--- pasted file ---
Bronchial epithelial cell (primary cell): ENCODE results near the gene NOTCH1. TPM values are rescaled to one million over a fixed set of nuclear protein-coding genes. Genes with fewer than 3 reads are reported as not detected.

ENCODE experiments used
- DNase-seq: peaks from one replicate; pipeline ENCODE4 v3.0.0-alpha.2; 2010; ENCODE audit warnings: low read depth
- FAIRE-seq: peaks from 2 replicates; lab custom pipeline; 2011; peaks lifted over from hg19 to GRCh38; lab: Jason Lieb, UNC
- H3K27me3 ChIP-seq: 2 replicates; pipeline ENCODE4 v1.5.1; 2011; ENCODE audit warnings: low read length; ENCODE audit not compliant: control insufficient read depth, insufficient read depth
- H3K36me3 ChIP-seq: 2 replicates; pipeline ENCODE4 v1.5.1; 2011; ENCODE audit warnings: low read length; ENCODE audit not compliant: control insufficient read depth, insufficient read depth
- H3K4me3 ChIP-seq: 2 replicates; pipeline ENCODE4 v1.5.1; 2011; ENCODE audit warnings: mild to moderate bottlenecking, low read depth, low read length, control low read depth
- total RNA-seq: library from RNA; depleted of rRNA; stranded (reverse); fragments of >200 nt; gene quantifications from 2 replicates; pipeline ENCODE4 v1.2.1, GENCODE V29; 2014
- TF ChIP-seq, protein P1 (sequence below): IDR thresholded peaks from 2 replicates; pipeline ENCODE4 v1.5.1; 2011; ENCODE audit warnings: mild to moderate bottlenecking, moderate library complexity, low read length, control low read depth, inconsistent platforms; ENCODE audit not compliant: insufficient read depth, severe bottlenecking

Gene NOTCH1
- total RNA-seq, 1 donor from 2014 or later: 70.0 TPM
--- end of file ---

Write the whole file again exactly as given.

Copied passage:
Bronchial epithelial cell (primary cell): ENCODE results near the gene NOTCH1. TPM values are rescaled to one million over a fixed set of nuclear protein-coding genes. Genes with fewer than 3 reads are reported as not detected.

ENCODE experiments used
- DNase-seq: peaks from one replicate; pipeline ENCODE4 v3.0.0-alpha.2; 2010; ENCODE audit warnings: low read depth
- FAIRE-seq: peaks from 2 replicates; lab custom pipeline; 2011; peaks lifted over from hg19 to GRCh38; lab: Jason Lieb, UNC
- H3K27me3 ChIP-seq: 2 replicates; pipeline ENCODE4 v1.5.1; 2011; ENCODE audit warnings: low read length; ENCODE audit not compliant: control insufficient read depth, insufficient read depth
- H3K36me3 ChIP-seq: 2 replicates; pipeline ENCODE4 v1.5.1; 2011; ENCODE audit warnings: low read length; ENCODE audit not compliant: control insufficient read depth, insufficient read depth
- H3K4me3 ChIP-seq: 2 replicates; pipeline ENCODE4 v1.5.1; 2011; ENCODE audit warnings: mild to moderate bottlenecking, low read depth, low read length, control low read depth
- total RNA-seq: library from RNA; depleted of rRNA; stranded (reverse); fragments of >200 nt; gene quantifications from 2 replicates; pipeline ENCODE4 v1.2.1, GENCODE V29; 2014
- TF ChIP-seq, protein P1 (sequence below): IDR thresholded peaks from 2 replicates; pipeline ENCODE4 v1.5.1; 2011; ENCODE audit warnings: mild to moderate bottlenecking, moderate library complexity, low read length, control low read depth, inconsistent platforms; ENCODE audit not compliant: insufficient read depth, severe bottlenecking

Gene NOTCH1
- total RNA-seq, 1 donor from 2014 or later: 70.0 TPM